New dating of nativity and crucifixion
New dating of nativity and crucifixion - Adult Chat Rooms
During the last century the Gospels, as regards their composition, credibility and historicity, were subjected to the most searching and unsparing criticism which, though intimations of it were previously not wanting, may be said to have begun when Strauss, to use Liddon's words, "shocked the conscience of all that was Christian in Europe" by the publication of his first Life of Jesus. The Harmonies of Theophilus, bishop of Antioch (168-80 AD), and of Tatian, and the Apology of Justin Martyr carry back the tradition to a much earlier period of the century, and, as Liddon proves at considerable length (Bampton Lectures, 2nd ed., 210-19), "it is scarcely too much to assert that every decade of the 2nd century furnishes its share of proof that the four Gospels as a whole, and John's in particular, were to the church of that age what they are to the church of the present." The recent attempt of Professor Bacon of Yale to get rid of the important authority of Irenaeus (The Fourth Gospel in Research and Debate, New York, 1910) will not succeed; it has been shown to be merely assertive where there is no evidence and agnostic where evidence is apparently demonstrative.
The Protevangelium of James (noticed below) is still held by some as possibly falling within the 1st century (EB, I, 259). Canonical Gospels: However this may be, there can be no doubt that by the close of the 1st century and the early part of the 2nd century, opinion was practically unanimous in recognition of the authority of the four Gospels of the canonical Scriptures. The number of such gospels is very considerable, amounting to about fifty. In the days of the reproduction of documents by manuscript, of restricted communications between different localities, and when the church was only as yet forming and completing its organization, the formation and spread of such gospels would be much easier than now. This is not the place for entering upon an account of the controversy; it may be sufficient here to say that the traditional positions of the church have been ably defended, and in particular, that the claims of the canonical Gospels have been abundantly maintained. Apocryphal Gospels: Whatever was the fate of the ante-Lukan and other possible 1st-century gospels, it is with the 2nd century and the formation of an authoritative canon that the apocryphal gospels, such as we now have, for the most part begin to appear. The methods pursued in this work consisted largely in the application to the sacred books, and especially to the Gospels, of the principles of criticism that had for forty years previously been used in estimating the structure and composition of some of the literary products of antiquity; and the controversy excited by this criticism can hardly yet be said to have subsided. More recent criticism does not allow so early an appearance for those gospels, though a fairly early date is still postulated for the Gospel of the Hebrews.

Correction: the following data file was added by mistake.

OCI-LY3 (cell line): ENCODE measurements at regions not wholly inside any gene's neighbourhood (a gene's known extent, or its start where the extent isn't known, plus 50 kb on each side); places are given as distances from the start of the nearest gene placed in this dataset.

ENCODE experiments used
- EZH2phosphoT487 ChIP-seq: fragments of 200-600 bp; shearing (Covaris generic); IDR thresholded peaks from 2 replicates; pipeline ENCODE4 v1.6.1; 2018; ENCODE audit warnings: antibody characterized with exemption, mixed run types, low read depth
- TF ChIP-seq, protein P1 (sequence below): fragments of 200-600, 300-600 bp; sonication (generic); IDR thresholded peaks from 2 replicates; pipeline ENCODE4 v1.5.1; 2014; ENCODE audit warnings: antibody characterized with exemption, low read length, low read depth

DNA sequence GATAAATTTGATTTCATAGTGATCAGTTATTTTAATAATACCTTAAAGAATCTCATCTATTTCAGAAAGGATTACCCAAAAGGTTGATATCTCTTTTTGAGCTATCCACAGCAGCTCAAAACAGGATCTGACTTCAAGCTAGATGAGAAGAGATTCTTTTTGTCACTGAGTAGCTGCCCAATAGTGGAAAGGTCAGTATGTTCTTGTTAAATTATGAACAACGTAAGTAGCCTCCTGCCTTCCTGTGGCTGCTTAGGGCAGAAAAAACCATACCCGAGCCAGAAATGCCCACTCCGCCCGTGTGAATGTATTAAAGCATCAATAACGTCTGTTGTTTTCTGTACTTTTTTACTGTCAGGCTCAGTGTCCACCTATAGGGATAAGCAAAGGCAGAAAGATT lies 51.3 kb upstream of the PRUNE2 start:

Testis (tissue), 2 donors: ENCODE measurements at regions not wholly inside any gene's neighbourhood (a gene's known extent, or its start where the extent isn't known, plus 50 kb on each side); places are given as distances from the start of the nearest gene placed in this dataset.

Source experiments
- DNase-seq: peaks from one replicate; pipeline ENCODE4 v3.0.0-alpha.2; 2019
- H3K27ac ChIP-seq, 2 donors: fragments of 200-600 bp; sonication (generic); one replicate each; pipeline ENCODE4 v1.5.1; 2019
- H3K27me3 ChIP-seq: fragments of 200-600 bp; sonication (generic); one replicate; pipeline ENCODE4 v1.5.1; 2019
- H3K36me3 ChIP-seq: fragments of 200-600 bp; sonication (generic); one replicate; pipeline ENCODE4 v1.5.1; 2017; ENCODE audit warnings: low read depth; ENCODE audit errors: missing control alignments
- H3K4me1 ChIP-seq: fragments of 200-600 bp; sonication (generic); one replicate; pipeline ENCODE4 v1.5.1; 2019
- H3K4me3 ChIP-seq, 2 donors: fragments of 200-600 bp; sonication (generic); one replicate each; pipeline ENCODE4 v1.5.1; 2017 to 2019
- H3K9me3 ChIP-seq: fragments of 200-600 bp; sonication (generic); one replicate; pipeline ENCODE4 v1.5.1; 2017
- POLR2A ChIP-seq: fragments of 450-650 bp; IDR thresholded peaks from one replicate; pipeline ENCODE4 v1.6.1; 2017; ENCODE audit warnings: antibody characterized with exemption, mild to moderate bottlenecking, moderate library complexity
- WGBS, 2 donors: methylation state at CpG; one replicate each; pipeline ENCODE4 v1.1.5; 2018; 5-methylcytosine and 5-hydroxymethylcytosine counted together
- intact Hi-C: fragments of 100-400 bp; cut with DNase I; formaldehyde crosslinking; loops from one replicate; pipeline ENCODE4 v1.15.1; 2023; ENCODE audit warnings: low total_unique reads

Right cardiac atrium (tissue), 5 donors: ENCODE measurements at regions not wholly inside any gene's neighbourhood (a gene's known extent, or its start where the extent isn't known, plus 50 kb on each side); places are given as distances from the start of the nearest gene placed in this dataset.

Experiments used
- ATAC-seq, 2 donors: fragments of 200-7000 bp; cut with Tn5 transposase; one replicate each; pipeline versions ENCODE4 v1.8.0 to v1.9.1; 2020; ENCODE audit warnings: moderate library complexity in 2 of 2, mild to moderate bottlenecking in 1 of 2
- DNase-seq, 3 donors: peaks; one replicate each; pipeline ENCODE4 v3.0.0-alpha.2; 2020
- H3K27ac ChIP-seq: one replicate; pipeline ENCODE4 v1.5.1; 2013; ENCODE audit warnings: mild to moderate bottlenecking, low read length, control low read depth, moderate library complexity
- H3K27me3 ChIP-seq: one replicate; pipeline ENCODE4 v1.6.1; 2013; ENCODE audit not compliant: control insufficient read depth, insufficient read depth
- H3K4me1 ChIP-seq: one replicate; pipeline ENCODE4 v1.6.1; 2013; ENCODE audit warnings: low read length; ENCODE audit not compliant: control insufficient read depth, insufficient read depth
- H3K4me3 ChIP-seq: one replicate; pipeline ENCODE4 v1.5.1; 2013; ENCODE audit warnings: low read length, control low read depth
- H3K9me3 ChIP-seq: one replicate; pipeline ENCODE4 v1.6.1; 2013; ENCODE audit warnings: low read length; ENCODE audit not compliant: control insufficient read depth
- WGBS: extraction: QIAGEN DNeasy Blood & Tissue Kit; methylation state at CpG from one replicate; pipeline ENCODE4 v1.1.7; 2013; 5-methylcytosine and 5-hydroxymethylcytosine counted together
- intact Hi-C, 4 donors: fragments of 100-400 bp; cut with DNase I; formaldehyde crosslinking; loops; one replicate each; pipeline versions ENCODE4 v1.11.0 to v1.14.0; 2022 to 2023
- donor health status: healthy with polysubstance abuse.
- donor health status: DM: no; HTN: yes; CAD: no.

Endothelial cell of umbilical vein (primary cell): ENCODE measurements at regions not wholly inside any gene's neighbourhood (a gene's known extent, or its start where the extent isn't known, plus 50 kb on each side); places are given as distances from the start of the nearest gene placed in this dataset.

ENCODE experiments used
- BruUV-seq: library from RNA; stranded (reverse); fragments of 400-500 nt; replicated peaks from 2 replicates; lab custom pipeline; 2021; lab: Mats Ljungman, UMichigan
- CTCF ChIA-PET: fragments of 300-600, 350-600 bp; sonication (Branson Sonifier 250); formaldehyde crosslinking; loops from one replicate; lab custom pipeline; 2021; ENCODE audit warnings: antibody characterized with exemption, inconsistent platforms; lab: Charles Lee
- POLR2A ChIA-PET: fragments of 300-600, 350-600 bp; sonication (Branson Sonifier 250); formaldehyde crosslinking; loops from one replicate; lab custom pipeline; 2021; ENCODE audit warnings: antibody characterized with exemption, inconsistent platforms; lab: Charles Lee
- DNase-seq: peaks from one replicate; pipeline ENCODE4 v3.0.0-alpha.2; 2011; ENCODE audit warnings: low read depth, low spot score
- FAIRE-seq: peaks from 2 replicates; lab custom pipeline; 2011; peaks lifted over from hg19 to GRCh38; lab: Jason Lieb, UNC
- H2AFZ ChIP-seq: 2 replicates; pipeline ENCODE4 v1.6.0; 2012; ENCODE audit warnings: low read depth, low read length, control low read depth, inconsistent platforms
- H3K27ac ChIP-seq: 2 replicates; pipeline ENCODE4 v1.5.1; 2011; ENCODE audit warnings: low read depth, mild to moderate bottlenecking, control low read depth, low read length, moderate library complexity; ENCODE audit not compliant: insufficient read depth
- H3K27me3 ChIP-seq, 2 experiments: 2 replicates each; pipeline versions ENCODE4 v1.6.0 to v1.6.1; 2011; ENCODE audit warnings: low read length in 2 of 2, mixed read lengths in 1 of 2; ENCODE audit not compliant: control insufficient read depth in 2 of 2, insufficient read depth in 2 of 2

Scholars of repute--Grotius, Grabe, Mill--were in earlier times disposed to place the Gospel of the Hebrews, the Gospel of the Ebionites, and the Gospel of the Egyptians among those alluded to by Luke, some holding the Gospel of the Hebrews to be as early as just after the middle of the 1st century.
Whether any of these ante-Lukan documents are among those still known to us is hardly longer doubtful.
Gospels of the Passion and Resurrection (a) Gospel of Peter (as above) (b) Gospel of Nicodemus (1) Ac of Pilate (2) Descent of Jesus into the Lower World (c) Other Fabrications _LITERATURE_ The apocryphal gospels form a branch of the apocryphal literature that attended the formation of the New Testament canon of Scripture. Besides gospels, this literature included acts, epistles and apocalypses. It was dissatisfaction with these compositions that moved Luke to write his Gospel.
Gospels of the Infancy or Childhood (a) Gospel of Thomas (b) Arabic Gospel of the Childhood 3. These were probably derived, or professed to be derived, from the oral reports of those who had seen, heard, and, it may be, conversed with our Lord.
Gospels of the Nativity (a) Protevangelium of James (b) Pseudo-Matthew (c) The Nativity of Mary (d) Gospel of Joseph the Carpenter (e) The Passing of Mary 2. Early Gospels: The introduction to the third canonical Gospel shows that in the days of the writer, when the apostles of the Lord were still living, it was a common practice to write and publish accounts of the acts and words of Jesus. Baring-Gould, Lost and Hostile Gospels, xxiii, London, 1874) that at the close of the 1st century, almost every church had its own gospel with which alone it was acquainted.
These exist mainly in fragments and scattered notices; though some, as pointed out below, are either entire or nearly so.